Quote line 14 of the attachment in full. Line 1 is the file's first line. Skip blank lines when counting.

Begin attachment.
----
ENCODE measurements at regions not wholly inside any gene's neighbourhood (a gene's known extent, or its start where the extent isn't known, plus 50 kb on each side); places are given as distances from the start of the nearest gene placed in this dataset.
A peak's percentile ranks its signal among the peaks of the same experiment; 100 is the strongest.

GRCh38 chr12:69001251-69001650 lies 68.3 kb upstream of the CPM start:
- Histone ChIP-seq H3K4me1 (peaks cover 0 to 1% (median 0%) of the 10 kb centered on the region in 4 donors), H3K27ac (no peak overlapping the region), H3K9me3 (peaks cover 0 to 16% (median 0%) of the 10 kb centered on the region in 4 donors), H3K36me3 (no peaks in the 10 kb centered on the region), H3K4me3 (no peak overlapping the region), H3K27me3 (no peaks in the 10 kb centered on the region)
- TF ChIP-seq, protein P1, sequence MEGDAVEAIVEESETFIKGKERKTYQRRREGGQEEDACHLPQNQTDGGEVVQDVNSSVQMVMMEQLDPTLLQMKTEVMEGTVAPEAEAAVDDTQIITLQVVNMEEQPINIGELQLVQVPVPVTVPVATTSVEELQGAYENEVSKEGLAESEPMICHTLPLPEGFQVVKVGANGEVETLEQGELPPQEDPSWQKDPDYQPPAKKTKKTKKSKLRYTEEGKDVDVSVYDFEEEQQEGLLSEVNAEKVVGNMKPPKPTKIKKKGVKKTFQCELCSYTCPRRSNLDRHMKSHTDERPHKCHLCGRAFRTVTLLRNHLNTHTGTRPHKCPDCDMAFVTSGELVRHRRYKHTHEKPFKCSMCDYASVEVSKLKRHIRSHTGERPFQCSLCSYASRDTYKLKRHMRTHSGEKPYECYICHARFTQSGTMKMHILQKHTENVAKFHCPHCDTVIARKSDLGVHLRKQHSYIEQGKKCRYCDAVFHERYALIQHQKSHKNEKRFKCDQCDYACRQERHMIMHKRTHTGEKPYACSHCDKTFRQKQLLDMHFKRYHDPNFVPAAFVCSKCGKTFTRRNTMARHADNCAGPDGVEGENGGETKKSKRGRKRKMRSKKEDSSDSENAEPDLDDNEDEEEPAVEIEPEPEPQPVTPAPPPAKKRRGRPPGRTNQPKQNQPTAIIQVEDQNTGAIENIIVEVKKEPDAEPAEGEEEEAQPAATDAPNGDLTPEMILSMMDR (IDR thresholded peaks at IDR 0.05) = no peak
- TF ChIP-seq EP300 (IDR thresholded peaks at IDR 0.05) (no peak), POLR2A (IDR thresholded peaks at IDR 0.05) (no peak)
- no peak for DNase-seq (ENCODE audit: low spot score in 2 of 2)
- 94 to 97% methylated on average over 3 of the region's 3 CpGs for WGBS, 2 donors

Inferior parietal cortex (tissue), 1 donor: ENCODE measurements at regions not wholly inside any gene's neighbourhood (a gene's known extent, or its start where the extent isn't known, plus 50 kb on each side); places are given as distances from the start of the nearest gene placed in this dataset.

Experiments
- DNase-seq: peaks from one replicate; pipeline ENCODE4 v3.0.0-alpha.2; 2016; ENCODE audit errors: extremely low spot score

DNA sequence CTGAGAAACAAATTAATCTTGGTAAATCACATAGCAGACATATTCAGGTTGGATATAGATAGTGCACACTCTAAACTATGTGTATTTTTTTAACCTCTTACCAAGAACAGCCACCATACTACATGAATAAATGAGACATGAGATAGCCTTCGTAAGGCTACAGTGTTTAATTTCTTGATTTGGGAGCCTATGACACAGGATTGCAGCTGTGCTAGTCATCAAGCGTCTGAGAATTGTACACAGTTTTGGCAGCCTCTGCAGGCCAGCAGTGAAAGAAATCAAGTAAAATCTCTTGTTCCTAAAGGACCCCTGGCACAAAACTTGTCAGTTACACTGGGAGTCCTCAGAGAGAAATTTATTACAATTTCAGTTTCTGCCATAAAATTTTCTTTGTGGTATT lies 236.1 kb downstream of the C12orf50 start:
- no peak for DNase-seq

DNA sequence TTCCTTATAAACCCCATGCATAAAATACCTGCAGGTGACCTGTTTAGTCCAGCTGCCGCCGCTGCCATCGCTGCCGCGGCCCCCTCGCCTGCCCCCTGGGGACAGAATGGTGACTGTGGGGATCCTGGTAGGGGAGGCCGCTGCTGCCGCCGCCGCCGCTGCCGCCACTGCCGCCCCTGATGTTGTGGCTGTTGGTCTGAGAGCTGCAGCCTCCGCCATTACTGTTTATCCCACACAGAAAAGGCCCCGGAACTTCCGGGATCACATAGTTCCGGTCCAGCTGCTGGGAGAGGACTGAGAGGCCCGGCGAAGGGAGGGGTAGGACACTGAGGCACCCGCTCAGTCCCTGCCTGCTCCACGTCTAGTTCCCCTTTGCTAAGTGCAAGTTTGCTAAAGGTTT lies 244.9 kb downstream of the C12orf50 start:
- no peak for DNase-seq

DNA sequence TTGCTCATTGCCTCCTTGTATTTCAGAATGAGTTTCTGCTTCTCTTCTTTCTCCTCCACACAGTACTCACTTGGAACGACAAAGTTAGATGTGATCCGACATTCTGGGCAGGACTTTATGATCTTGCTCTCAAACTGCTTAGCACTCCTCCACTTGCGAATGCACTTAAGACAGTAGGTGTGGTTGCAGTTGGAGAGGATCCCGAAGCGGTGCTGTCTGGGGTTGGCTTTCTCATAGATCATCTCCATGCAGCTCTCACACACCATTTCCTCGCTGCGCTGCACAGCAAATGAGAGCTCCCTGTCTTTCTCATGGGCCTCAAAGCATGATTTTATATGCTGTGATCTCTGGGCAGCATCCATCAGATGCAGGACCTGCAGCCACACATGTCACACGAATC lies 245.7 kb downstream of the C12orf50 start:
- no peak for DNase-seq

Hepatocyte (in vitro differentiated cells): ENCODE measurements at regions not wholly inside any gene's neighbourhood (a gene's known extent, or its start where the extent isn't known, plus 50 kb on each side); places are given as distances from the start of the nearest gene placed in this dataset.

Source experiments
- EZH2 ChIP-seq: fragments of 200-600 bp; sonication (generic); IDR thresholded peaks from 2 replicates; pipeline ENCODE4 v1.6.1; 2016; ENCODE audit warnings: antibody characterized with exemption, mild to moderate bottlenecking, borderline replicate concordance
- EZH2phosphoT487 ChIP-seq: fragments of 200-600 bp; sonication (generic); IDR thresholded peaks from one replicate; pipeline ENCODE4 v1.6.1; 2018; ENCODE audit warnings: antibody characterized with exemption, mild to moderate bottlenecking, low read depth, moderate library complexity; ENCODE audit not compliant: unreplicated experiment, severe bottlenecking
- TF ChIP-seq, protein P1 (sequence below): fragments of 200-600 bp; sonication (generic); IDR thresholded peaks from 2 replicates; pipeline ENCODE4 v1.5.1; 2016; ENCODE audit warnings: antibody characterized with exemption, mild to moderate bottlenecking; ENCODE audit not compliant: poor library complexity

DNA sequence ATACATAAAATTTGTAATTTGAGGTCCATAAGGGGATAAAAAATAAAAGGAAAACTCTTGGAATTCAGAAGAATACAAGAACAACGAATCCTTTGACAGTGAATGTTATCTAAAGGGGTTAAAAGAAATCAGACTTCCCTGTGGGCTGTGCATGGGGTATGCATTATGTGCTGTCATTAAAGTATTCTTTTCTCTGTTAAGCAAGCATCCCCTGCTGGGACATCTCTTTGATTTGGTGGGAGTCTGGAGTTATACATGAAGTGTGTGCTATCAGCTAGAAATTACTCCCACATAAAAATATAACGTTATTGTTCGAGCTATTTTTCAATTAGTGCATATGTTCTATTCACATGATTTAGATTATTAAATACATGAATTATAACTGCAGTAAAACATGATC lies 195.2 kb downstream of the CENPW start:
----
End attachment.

DNA sequence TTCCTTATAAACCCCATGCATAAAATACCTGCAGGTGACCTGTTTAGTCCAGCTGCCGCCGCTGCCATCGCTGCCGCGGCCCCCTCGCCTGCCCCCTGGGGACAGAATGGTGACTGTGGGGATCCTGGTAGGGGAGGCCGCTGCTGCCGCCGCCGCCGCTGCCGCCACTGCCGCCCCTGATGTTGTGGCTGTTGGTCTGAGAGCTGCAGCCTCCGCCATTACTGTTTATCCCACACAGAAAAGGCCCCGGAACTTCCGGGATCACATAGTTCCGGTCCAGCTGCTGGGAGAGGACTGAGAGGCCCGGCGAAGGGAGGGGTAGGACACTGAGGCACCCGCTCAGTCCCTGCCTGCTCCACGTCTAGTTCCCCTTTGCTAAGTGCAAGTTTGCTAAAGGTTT lies 244.9 kb downstream of the C12orf50 start: